Cameco (NYSE:CCJ) looks poised to benefit from an increase in production in 2014 and stands to benefit even more if uranium prices rise.

Cameco is planning to ramp up production gradually from the 21.9 million pounds it produced in 2012 to 36 million pounds annually by 2018 (Cameco website). Cameco's Cigar Lake project is expected to begin production in early 2014 and produce nine million pounds annually once it reaches full ramp up. Cameco is also undertaking a production increase at several of its other mines with an overall strategy of increasing production while at the same time exploring for and developing new resources.

Cameco has been very successful at producing and purchasing uranium at low costs, which has kept it profitable even in current market conditions with the low spot price of uranium. In Q3 2013, Cameco produced 5.8 million pounds at an average all-in cost of $28.31 per pound. Cameco also purchased 3.6 million pounds of uranium at an average cost of $16.57 per pound during Q3, 2013.

The crux of Cameco's contracting stategy is a mix of long term and short term contracts, which allow it to remain profitable even when the spot price of uranium is low. Many of Cameco's long term supply contracts are based on the long-term price of uranium, which is currently substantially higher than the spot price, allowing Cameco to continue to be profitable. Cameco also strives for a ratio of 40% fixed-price contracts and 60% market-related contracts, meaning Cameco benefits when the spot price rises, but protects itself and remains profitable when the spot price falls.

Cameco will benefit even more if several near term and longer term catalysts drive the spot price of uranium higher. Japan is expected to restart several of its 50 idle nuclear reactors in 2014, which should signal a big confidence boost for nuclear energy. While the process for restart approval is very tedious and slow-moving it seems almost certain that at least a few reactors will be back on this year.

We may also see a supply-demand imbalance in 2014 as global demand for uranium is expected to continue to grow and new uranium projects are delayed due to poor economics. The end of 2013 signaled the end of the twenty year U.S.-Russia Highly Enriched Uranium Purchase agreement, a deal where Russia converted highly enriched uranium from nuclear weapons to low enriched uranium and sold it to the U.S. This agreement accounted for up to 50% of nuclear generated electricity produced in the United States and nearly 10% of the total electricity produced in the United States. 

With Cameco paying a dividend of roughly 1.9% based on the current stock price, it seems like it is worth being patient as near-term catalysts should lead to an increase in the uranium spot price.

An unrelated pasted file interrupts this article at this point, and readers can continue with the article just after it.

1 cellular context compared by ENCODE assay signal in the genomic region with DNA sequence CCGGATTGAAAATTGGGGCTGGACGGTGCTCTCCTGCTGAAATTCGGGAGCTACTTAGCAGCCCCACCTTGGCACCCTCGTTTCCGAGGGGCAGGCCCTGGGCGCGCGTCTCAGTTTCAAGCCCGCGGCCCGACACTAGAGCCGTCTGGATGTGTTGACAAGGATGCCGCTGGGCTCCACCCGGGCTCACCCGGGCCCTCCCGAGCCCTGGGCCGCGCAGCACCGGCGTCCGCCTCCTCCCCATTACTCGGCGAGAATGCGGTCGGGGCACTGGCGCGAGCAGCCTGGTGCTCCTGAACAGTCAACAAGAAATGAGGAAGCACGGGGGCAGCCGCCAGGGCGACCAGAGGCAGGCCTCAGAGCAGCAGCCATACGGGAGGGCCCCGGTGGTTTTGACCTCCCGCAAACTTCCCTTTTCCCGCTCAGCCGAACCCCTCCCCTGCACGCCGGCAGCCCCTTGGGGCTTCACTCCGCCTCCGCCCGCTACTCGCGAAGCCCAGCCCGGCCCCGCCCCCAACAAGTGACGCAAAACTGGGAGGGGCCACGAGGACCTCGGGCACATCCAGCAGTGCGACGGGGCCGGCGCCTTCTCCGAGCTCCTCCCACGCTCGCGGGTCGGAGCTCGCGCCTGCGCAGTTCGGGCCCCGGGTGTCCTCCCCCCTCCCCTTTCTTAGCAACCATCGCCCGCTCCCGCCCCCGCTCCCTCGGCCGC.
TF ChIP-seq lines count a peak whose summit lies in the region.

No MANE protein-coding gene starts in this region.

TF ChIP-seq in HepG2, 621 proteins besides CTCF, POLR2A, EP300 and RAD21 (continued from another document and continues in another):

In the longer term, there are over 60 nuclear reactors under construction globally with many expected to come online over the next several years. In the United States, Southern Company (NYSE:SO) is building two new nuclear units at its Vogtle nuclear power plant. These will be the first new nuclear power units in the United States in over 30 years. With global uranium demand projected to increase steadily over the next several years, a longer term supply demand imbalance is likely to occur, which should lead to higher uranium prices over the longer term.

Another uranium company to consider is Denison Mines (NYSEMKT:DNN), which is a uranium exploration and development company with interests in exploration and development projects in Canada, Zambia, Namibia, and Mongolia. Denison Mines is an interesting story as it has switched from being a uranium producer to a uranium explorer and developer. In 2012, Denison Mines sold its US division in order to focus on exploring and developing a strong portfolio of strategic uranium deposits. Its most important project is the high-grade Wheeler project, and Denison's portfolio consists of 49 projects, including many joint ventures with uranium industry leaders. Denison also has a 22.5% ownership interest in the McClean Lake joint venture, which includes the McClean Lake uranium mill, one of the world's largest uranium processing facilities.

With a market cap of just under 600 million, Denison's stock could be a big mover with an increase in the spot price of uranium. However, Denison is a risky play as it will continue to eat up cash to fund its exploration program. Denison currently expects to have enough cash to allow it to fund exploration until the end of 2014, but after that it may be forced to tap the equity market, which would further dilute shareholders.

While both Cameco and Denison Mines are compelling stories for 2014, Cameco looks like a more stable play. With its increased production over the next several years and solid contracting strategy, Cameco looks truly poised to outperform.